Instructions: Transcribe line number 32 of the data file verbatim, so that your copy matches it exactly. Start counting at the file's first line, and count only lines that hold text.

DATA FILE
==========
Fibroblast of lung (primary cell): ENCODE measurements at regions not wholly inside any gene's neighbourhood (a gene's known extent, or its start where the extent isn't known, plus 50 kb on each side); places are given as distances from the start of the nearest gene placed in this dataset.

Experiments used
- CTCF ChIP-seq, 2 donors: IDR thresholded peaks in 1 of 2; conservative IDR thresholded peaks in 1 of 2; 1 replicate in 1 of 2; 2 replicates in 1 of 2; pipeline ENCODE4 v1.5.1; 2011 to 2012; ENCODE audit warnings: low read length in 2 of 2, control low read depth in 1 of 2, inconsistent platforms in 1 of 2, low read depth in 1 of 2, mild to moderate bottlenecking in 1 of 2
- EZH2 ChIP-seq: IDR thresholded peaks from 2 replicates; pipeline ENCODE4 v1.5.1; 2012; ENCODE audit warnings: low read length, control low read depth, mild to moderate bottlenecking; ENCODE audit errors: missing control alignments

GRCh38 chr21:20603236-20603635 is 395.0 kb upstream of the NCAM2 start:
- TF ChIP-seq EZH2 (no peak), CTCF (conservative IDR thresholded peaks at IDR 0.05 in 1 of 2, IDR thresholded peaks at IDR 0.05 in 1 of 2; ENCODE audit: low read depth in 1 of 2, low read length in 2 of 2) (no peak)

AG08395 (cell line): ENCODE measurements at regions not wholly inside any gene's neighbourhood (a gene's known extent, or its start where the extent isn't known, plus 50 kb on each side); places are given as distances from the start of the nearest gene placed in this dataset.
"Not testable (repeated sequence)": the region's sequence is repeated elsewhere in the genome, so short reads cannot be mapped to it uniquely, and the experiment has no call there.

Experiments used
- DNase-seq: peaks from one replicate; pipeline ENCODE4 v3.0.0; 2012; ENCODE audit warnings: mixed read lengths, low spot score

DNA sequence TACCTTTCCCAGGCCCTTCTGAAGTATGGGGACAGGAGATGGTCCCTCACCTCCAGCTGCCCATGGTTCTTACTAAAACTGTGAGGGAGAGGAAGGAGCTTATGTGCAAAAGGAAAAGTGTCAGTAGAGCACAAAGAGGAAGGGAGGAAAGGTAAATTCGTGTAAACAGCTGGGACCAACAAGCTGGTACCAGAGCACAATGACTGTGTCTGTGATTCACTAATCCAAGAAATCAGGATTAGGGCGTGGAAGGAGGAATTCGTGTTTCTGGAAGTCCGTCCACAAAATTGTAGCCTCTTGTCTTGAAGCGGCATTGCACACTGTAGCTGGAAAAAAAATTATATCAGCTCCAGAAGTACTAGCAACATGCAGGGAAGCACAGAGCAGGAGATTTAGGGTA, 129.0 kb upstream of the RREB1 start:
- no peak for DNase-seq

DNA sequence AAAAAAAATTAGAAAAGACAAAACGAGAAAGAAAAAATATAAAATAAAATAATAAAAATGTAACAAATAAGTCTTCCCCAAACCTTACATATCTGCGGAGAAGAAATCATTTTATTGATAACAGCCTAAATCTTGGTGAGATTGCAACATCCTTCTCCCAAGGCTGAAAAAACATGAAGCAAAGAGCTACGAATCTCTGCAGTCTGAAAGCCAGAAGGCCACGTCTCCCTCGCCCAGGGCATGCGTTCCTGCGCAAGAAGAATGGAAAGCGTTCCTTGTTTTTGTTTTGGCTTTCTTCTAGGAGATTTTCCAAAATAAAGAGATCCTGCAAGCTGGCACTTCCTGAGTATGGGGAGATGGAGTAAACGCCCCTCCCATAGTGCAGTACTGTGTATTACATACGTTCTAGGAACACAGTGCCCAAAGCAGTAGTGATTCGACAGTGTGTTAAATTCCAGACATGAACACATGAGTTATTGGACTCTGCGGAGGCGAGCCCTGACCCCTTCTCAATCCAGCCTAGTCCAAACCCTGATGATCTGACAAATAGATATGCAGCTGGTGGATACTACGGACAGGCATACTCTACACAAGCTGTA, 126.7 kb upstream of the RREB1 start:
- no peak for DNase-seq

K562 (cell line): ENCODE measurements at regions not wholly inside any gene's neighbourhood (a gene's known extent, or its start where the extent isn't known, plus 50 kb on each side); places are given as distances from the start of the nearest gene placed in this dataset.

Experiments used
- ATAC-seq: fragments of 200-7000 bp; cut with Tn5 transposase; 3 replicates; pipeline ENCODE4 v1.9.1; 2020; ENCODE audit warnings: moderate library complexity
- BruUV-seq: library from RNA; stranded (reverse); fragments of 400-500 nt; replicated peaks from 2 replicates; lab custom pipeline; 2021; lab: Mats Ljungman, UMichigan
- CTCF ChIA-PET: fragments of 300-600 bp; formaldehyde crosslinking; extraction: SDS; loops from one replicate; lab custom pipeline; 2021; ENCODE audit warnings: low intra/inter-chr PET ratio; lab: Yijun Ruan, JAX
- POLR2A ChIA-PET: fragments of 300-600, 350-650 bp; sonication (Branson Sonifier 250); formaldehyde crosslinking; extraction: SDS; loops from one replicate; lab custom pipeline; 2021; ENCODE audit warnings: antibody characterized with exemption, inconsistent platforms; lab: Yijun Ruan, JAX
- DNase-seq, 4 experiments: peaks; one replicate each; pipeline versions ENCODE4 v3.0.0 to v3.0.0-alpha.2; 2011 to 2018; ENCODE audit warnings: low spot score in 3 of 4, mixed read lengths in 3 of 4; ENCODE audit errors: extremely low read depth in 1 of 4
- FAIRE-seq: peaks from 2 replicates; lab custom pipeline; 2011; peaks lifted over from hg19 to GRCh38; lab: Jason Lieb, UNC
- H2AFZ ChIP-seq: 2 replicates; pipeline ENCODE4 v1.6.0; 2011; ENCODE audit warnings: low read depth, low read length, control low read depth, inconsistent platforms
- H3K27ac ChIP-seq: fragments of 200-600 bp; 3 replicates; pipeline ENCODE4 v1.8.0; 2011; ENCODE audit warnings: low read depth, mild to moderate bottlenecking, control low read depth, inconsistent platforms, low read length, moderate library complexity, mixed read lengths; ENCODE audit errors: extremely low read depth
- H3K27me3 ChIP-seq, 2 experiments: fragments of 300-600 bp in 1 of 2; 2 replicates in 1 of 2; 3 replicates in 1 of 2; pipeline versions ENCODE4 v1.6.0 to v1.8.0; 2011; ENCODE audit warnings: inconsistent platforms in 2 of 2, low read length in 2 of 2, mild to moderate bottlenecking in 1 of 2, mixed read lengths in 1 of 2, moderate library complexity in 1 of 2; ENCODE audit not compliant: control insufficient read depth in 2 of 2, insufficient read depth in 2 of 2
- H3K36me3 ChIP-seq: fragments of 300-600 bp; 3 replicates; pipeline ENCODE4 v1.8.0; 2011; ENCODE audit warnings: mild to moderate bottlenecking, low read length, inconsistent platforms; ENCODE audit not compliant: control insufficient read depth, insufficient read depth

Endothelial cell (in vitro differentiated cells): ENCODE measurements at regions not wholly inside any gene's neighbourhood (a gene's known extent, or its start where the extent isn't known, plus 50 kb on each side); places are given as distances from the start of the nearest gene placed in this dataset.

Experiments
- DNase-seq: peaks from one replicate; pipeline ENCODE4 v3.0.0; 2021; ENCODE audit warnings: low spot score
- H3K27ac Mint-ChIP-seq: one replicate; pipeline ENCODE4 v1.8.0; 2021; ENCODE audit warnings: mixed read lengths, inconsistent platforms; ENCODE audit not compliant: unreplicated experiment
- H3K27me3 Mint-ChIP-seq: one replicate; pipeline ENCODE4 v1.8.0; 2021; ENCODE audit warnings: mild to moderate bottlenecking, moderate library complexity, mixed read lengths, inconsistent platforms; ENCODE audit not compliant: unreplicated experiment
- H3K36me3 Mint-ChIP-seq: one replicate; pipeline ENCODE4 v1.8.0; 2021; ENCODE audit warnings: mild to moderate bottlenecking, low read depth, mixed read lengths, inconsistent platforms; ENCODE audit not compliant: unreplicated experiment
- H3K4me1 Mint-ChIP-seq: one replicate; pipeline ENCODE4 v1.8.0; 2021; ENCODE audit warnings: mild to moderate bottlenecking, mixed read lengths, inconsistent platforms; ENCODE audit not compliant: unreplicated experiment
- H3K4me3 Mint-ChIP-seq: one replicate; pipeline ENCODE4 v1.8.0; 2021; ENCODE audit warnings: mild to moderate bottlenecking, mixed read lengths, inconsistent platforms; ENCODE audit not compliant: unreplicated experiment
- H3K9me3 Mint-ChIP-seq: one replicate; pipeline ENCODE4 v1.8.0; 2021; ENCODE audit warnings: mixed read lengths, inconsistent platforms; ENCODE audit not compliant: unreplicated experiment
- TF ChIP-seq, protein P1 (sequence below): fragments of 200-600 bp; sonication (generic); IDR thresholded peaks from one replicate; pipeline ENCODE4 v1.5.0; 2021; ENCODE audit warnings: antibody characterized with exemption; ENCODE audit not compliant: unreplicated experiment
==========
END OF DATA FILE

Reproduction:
- H3K36me3 Mint-ChIP-seq: one replicate; pipeline ENCODE4 v1.8.0; 2021; ENCODE audit warnings: mild to moderate bottlenecking, low read depth, mixed read lengths, inconsistent platforms; ENCODE audit not compliant: unreplicated experiment